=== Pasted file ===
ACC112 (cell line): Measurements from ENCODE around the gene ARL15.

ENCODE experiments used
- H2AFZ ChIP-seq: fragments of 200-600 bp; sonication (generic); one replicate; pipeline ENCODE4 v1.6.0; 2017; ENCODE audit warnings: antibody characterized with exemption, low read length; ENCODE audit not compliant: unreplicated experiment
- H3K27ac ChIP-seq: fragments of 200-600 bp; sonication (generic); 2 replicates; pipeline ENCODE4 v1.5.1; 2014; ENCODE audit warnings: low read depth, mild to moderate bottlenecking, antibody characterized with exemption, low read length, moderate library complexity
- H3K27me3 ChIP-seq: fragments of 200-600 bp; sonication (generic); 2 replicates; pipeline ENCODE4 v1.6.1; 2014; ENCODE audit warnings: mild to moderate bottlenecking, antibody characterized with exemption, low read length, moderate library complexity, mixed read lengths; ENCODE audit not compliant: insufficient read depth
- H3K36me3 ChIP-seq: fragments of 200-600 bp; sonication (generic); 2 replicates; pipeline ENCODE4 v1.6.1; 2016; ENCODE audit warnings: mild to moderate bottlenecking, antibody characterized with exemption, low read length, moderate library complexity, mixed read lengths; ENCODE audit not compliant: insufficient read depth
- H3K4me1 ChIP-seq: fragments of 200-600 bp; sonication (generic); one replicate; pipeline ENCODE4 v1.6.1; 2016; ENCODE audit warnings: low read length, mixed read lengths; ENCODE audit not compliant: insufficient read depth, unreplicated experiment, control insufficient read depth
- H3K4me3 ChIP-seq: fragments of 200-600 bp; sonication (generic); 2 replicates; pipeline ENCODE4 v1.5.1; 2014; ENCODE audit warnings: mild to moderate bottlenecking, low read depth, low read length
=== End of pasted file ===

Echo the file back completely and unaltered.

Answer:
ACC112 (cell line): Measurements from ENCODE around the gene ARL15.

ENCODE experiments used
- H2AFZ ChIP-seq: fragments of 200-600 bp; sonication (generic); one replicate; pipeline ENCODE4 v1.6.0; 2017; ENCODE audit warnings: antibody characterized with exemption, low read length; ENCODE audit not compliant: unreplicated experiment
- H3K27ac ChIP-seq: fragments of 200-600 bp; sonication (generic); 2 replicates; pipeline ENCODE4 v1.5.1; 2014; ENCODE audit warnings: low read depth, mild to moderate bottlenecking, antibody characterized with exemption, low read length, moderate library complexity
- H3K27me3 ChIP-seq: fragments of 200-600 bp; sonication (generic); 2 replicates; pipeline ENCODE4 v1.6.1; 2014; ENCODE audit warnings: mild to moderate bottlenecking, antibody characterized with exemption, low read length, moderate library complexity, mixed read lengths; ENCODE audit not compliant: insufficient read depth
- H3K36me3 ChIP-seq: fragments of 200-600 bp; sonication (generic); 2 replicates; pipeline ENCODE4 v1.6.1; 2016; ENCODE audit warnings: mild to moderate bottlenecking, antibody characterized with exemption, low read length, moderate library complexity, mixed read lengths; ENCODE audit not compliant: insufficient read depth
- H3K4me1 ChIP-seq: fragments of 200-600 bp; sonication (generic); one replicate; pipeline ENCODE4 v1.6.1; 2016; ENCODE audit warnings: low read length, mixed read lengths; ENCODE audit not compliant: insufficient read depth, unreplicated experiment, control insufficient read depth
- H3K4me3 ChIP-seq: fragments of 200-600 bp; sonication (generic); 2 replicates; pipeline ENCODE4 v1.5.1; 2014; ENCODE audit warnings: mild to moderate bottlenecking, low read depth, low read length